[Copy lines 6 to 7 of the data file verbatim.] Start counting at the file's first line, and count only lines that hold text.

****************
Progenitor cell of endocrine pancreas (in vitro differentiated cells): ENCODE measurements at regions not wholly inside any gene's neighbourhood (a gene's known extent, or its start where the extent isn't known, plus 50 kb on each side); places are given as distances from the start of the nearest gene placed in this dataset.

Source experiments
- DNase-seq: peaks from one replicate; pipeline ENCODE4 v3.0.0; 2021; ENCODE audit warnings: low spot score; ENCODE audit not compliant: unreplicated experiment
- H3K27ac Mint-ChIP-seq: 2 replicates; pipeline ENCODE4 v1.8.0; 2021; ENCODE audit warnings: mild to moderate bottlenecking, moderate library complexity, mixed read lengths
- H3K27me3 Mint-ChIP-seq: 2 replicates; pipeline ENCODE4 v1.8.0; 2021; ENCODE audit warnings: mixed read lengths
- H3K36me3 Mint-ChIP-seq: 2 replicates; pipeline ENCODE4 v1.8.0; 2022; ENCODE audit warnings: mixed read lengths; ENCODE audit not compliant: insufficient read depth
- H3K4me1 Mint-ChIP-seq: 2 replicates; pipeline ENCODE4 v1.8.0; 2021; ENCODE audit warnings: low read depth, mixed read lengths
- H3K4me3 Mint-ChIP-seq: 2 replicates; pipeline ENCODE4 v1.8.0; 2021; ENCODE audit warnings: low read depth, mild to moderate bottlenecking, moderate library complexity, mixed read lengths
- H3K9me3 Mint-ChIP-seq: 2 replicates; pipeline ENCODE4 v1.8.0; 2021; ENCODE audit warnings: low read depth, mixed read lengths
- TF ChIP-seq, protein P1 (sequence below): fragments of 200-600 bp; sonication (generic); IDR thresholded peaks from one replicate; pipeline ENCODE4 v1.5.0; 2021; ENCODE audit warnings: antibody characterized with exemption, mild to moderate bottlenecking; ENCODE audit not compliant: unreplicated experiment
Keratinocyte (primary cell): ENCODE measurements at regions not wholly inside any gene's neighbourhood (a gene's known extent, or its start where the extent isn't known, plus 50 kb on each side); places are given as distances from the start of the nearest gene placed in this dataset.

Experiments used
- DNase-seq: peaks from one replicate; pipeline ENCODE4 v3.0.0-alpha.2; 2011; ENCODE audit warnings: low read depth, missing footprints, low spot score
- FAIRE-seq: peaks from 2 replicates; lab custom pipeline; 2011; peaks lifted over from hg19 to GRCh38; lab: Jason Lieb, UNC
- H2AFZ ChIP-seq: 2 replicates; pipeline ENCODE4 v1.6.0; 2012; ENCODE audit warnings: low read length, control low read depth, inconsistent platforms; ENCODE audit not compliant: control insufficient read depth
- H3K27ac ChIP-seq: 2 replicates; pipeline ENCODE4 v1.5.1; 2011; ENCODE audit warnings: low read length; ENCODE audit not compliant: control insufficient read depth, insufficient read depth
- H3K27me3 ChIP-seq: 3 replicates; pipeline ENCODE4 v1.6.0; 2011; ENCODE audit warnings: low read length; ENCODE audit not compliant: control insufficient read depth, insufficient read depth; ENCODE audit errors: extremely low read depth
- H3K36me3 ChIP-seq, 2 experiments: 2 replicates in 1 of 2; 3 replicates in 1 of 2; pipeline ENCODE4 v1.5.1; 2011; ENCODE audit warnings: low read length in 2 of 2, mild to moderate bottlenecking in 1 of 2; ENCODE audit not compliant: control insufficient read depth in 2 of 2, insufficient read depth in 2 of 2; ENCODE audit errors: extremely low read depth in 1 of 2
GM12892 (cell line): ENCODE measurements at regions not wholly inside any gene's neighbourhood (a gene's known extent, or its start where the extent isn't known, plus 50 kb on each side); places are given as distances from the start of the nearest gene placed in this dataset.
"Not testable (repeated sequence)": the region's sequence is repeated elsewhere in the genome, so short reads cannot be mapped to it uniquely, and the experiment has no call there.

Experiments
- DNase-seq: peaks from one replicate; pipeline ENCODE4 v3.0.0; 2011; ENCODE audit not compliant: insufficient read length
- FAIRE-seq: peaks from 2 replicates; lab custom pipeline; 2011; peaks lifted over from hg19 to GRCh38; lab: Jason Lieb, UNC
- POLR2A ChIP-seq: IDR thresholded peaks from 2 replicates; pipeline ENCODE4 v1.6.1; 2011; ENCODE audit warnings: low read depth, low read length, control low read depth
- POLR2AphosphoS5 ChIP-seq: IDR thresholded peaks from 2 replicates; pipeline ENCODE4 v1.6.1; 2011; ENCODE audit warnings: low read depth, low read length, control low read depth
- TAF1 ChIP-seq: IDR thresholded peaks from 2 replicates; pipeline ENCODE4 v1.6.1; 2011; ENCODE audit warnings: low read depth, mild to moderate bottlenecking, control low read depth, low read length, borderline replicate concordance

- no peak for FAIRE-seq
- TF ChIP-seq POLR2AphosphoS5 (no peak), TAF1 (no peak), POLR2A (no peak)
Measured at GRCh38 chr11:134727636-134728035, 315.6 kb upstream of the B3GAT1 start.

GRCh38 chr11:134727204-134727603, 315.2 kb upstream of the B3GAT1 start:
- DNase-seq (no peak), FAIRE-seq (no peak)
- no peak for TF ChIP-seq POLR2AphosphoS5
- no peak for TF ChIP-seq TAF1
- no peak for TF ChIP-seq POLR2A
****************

- H3K36me3 Mint-ChIP-seq: 2 replicates; pipeline ENCODE4 v1.8.0; 2022; ENCODE audit warnings: mixed read lengths; ENCODE audit not compliant: insufficient read depth
- H3K4me1 Mint-ChIP-seq: 2 replicates; pipeline ENCODE4 v1.8.0; 2021; ENCODE audit warnings: low read depth, mixed read lengths